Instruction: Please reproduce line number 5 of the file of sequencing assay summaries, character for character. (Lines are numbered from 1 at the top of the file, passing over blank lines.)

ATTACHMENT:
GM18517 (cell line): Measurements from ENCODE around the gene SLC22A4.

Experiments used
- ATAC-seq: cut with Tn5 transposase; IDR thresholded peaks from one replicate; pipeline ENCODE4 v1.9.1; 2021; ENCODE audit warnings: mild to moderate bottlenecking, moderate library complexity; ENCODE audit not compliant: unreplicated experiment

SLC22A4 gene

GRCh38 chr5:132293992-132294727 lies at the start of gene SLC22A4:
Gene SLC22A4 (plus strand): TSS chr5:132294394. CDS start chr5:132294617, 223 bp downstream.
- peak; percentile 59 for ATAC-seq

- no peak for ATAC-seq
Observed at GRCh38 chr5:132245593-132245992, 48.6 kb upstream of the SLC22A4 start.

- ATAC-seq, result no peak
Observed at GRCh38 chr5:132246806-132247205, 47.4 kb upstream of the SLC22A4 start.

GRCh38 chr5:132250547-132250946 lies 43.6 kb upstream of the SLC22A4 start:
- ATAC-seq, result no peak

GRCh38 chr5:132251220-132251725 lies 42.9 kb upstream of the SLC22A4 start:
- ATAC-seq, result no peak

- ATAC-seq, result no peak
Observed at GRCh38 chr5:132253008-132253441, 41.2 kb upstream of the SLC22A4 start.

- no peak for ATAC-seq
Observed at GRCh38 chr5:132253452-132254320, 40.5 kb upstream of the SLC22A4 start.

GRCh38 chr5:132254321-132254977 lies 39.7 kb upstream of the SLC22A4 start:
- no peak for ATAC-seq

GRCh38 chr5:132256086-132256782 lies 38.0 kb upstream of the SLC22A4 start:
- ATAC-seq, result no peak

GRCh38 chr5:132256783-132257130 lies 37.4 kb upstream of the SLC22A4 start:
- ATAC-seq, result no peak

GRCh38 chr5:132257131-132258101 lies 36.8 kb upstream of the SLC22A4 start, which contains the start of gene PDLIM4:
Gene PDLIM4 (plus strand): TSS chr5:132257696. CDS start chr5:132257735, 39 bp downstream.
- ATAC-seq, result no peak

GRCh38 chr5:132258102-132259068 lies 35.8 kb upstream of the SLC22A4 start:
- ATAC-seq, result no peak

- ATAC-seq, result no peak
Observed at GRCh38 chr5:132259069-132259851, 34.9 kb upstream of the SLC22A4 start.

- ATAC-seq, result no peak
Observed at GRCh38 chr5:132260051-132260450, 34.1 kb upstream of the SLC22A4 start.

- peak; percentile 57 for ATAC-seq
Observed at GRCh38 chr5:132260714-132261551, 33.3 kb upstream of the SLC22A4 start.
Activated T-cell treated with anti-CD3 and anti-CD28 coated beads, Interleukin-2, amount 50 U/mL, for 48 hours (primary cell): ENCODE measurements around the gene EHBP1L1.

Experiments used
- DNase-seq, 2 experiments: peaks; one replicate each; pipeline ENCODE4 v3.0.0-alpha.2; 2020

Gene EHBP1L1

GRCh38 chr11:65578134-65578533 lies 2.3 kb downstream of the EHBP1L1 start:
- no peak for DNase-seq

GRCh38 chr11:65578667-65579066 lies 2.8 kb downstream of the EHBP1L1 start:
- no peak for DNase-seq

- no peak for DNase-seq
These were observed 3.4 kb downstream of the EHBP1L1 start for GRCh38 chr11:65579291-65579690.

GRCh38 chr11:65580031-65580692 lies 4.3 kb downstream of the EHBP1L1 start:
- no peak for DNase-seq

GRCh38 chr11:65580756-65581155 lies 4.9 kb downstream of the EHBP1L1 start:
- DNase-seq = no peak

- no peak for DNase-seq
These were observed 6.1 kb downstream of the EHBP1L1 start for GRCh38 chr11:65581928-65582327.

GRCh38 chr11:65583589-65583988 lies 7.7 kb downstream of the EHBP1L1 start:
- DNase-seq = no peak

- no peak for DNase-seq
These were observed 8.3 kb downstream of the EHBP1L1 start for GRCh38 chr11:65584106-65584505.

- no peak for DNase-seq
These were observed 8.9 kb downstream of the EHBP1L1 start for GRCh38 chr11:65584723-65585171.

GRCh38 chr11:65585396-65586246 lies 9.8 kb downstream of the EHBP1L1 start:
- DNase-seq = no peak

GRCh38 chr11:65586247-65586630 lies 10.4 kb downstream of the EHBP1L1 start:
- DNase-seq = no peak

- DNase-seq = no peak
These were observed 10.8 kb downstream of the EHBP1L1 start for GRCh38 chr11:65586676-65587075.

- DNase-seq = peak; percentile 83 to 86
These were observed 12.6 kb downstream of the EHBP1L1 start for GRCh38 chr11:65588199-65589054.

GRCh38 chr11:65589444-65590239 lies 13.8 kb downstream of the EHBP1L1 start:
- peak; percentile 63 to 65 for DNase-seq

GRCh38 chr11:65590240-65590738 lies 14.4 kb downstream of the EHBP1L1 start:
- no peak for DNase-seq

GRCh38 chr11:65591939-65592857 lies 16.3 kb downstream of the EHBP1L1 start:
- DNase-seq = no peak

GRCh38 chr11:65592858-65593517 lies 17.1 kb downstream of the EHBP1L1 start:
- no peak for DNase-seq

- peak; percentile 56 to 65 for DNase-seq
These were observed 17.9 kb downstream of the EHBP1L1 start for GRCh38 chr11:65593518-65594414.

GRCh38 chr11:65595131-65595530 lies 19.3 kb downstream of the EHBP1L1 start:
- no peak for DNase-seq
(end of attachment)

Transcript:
GRCh38 chr5:132293992-132294727 lies at the start of gene SLC22A4: